China’s decision to subject foreign NGOs to strict government control has triggered international outrage. But the Overseas NGO Law, while further narrowing the space for political engagement in China, is not primarily an attempt to shut China off from Western influences. Rather, it is part of a strategy to develop a domestic – and domesticated – non-profit sector.

Chinese soldier

China has joined the club. With the passage of a law to govern the activities of foreign non-governmental organisations, Beijing has followed in the footsteps of many other authoritarian states. Western media mostly portrayed this move as an outright attack on civil society.

The work of many foreign NGOs and foundations in China is indeed likely to get more difficult, especially in politically sensitive areas like legal consulting or advocacy. The fact that NGOs will be subject to supervision by the Ministry of Public Security is certainly the most worrying signal to this effect. Also, the passage of the law seems consistent with the overall political climate. Restrictions for foreign media organisations, the campaign against Western values at universities and government-sponsored advertising campaigns depicting foreigners as potential spies are all part of a fight against foreign infiltration.

Conflicting interests in China’s leadership

But the case of the Overseas NGO Law is more complex. Rather than pursuing one clearly defined purpose, it seems to reflect a compromise between different factions within the Chinese leadership. Its passage was originally planned for mid-2015 and then delayed again and again. The unusual number of last-minute changes to the draft is a further indicator for internal strife and not simply a reaction to criticism by western NGOs and diplomats.

Conflicting interests must have been at play in Beijing. While one side prioritised national security and absolute party control, others stress the necessity for international cooperation. Domestic actors played a leading role in making sure that cooperation projects in the education and health sectors were excluded from the law’s area of application.

China’s lawmakers even made concessions to foreign organisations when they dropped certain bureaucratic harassments. For instance, the final version of the law no longer includes a requirement to re-register after five years, and it also eases restrictions on hiring Chinese staff. Even the law’s title was changed from governing foreign NGOs per se to regulating only their activities in Mainland China.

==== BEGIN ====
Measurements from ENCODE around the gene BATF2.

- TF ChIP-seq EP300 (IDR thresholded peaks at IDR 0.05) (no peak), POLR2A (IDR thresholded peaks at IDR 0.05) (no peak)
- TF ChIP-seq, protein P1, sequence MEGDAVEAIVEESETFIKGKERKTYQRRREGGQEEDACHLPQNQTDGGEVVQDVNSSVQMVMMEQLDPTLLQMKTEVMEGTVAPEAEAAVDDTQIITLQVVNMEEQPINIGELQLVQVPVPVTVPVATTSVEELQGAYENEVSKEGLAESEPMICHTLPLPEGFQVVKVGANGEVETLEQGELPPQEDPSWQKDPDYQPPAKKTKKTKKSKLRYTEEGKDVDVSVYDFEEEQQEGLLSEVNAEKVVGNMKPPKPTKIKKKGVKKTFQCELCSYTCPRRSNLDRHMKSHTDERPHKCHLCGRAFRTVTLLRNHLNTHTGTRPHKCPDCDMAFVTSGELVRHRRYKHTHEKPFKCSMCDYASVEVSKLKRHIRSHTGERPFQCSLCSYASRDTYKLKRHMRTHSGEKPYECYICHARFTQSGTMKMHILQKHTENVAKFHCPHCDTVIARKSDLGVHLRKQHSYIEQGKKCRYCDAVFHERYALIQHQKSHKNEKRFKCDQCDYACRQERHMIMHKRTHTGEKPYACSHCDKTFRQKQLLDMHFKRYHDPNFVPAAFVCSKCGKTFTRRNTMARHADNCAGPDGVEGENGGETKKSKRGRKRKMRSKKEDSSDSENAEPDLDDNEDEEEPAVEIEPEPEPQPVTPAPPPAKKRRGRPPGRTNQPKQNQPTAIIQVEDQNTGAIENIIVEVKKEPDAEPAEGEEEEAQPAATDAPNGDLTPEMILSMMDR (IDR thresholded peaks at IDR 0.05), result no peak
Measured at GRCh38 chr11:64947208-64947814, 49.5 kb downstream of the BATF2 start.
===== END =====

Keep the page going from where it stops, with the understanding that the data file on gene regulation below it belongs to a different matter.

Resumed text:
Remarkably, reports about the law in China’s party-run media were mostly devoid of nationalistic undertones. And at a news conference following the law’s passage, government representatives stressed the positive role of the large majority of foreign NGOs in China.

Charity Law and NGO Law go hand in hand

Beijing’s true intentions behind the law are best explained before the backdrop of another recently promulgated law. As I argued in a previous post, the Charity Law is supposed to promote the rise of a home-grown Chinese philanthropy sector. For the first time, it creates a sound legal framework for China’s scandal-ridden non-profit sector.

Under the Charity Law, domestic charitable organisations will find it easier to conduct fundraising while foreign organisations will find it harder after the NGO law subjects them to strict new financing and accounting requirements. The laws are two sides of the same coin. They work together to strengthen Chinese organisations at the expense of foreign competitors. In line with China’s industrial policy, the goal is to build “global champions”. In the case of charities, such champions could also help China’s “cultural soft power”.

China still has a long way to go on the way to a non-profit sector “Made in China”. Up until now, the country lags behind in international philanthropy rankings. It is true that China’s multimillionaires are increasingly willing to donate and that new foundations are being set up all over the country. But this also means that the need for foreign expertise in non-profit management will grow rather than diminish, at least in the short term. Foreign actors will be welcome if and as long as they are seen as contributing to Beijing’s developmental goals.

Rather than subscribing to the western concept of a “civil society”, China’s new laws are in line with the leadership’s vision of a “civilised society” which supports public and private efforts to combat poverty, protect the environment or improve education. At the same time, they create a broader legal basis for the Chinese state to control, ban or even pursue organisations and individuals that it sees as engaging in subversive activities. So while the new law may not be the direct attack against foreign values as which it has been portrayed, there can be no doubt that NGOs with political ambitions – domestic or foreign – face even more difficult times in China.